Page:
After a hectic week for food and the grocery market in general, the papers are a little quieter today on the industry. However, there is still room for more column inches on the big story of the week: Tesco’s annual results.

The Telegraph’s Graham Ruddick thinks CEO Dave Lewis should be held to the same standards as much-maligned former boss Philip Clarke when it comes to margins. Clarke was ridiculed when told an investor day last year that the “margin will be what the margin will be”. Gone are the days of a 5.2% profit margin – the industry average today is about 3% at best – but Lewis refused to sbe drawn on what Tesco’s margin would be in the UK over the next year. “But in the same way that Clarke was held to account then, so his successor Dave Lewis must be now,” Ruddick says. Lewis’ “aspiration” was to keep trading profits at £1.4bn in 2015, the same as the year just gone, which Ruddick adds was “hardly the most confident of outlook statements”. However, he says this ambiguity was a deliberate part of Lewis’ plan to stop Tesco being “slavishly driven” to hit financial targets, which is made sense given that the focus on profit margins came at the cost of the customers.

Lee Boyce asks in The Daily Mail if Tesco is the next Woolworths: “jack of all trades and master of none”. He notes that Woolies was also once a British staple, which at one point seemed would never disappear. “It had become a bric-a-brac shop. If it was a family member, it was the nutty uncle you didn’t really want to visit anymore,” he adds. “Shoppers didn’t go inside for anything specific (other than pic ‘n’ mix), and this is a road Tesco is in danger of veering down.”

Tesco rival Sainsbury’s also made the news as it followed the other big three in finally announcing big job cuts are it tried to improve service on the shop floor and trim costs. It is planning to chop 800 jobs at its battles falling sales and profits and The Telegraph said it was the latest sign of the turmoil facing Britain’s big four.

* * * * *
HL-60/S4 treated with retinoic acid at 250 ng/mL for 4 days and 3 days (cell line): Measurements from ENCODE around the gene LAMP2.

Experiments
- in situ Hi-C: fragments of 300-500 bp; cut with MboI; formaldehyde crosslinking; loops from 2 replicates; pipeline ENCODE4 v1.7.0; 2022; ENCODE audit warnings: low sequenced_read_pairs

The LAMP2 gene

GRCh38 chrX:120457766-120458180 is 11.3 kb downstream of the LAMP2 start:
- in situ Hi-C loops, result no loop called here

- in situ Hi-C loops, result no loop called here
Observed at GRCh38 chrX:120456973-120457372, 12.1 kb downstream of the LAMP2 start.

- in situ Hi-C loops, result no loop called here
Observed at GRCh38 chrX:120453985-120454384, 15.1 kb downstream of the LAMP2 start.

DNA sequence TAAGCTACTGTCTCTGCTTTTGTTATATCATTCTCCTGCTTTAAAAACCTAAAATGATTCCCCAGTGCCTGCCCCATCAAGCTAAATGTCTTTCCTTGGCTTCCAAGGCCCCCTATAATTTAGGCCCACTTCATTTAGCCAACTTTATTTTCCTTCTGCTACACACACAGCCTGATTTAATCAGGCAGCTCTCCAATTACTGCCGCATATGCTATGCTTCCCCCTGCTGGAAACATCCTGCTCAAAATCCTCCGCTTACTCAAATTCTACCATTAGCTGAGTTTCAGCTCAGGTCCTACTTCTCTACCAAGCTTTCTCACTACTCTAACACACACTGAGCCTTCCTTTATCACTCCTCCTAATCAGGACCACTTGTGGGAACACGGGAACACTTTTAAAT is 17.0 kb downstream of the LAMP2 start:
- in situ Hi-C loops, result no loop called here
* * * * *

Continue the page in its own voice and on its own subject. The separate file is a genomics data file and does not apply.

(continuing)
It is workers who replenish shelves into the small hours who will be hit hardest as the supermarket shakes up its shop-floor operations (The Times £). In a similar tone to The Telegraph, the paper says it is the latest indication of the financial toll being exacted on food retailers by a grocery price war.

A leading British vineyard has warned sparkling English wine is at risk of losing its fizz (The Times £). Chapel Down CEO Frazer Thompson said the industry faced a nasty hangover as a result of the big increase in the number of English vineyards now making sparkling wine. He added competition was becoming “intensive” and he predicted it would inevitably lead to industry consolidation within the next three or four years.

Independent craft beer maker Brew Dog has given the City the finger by launching a £25m equity fundraising – Britain’s biggest-ever crowdfunding project – on its website. It has deliberately avoided traditional means of raising capital as it claims financial institutions have ruined British beer. Brew Dog plans to use the money to increase capacity at its Scottish brewery and expand overseas. Founder James Watt said: “We are not the Rockefellers. We are Guy Fawkes. This is about changing small business finance for ever. By making profit king, the financial institutions of the City gave rise to the bastardisation and commoditisation of beer.” (The Guardian)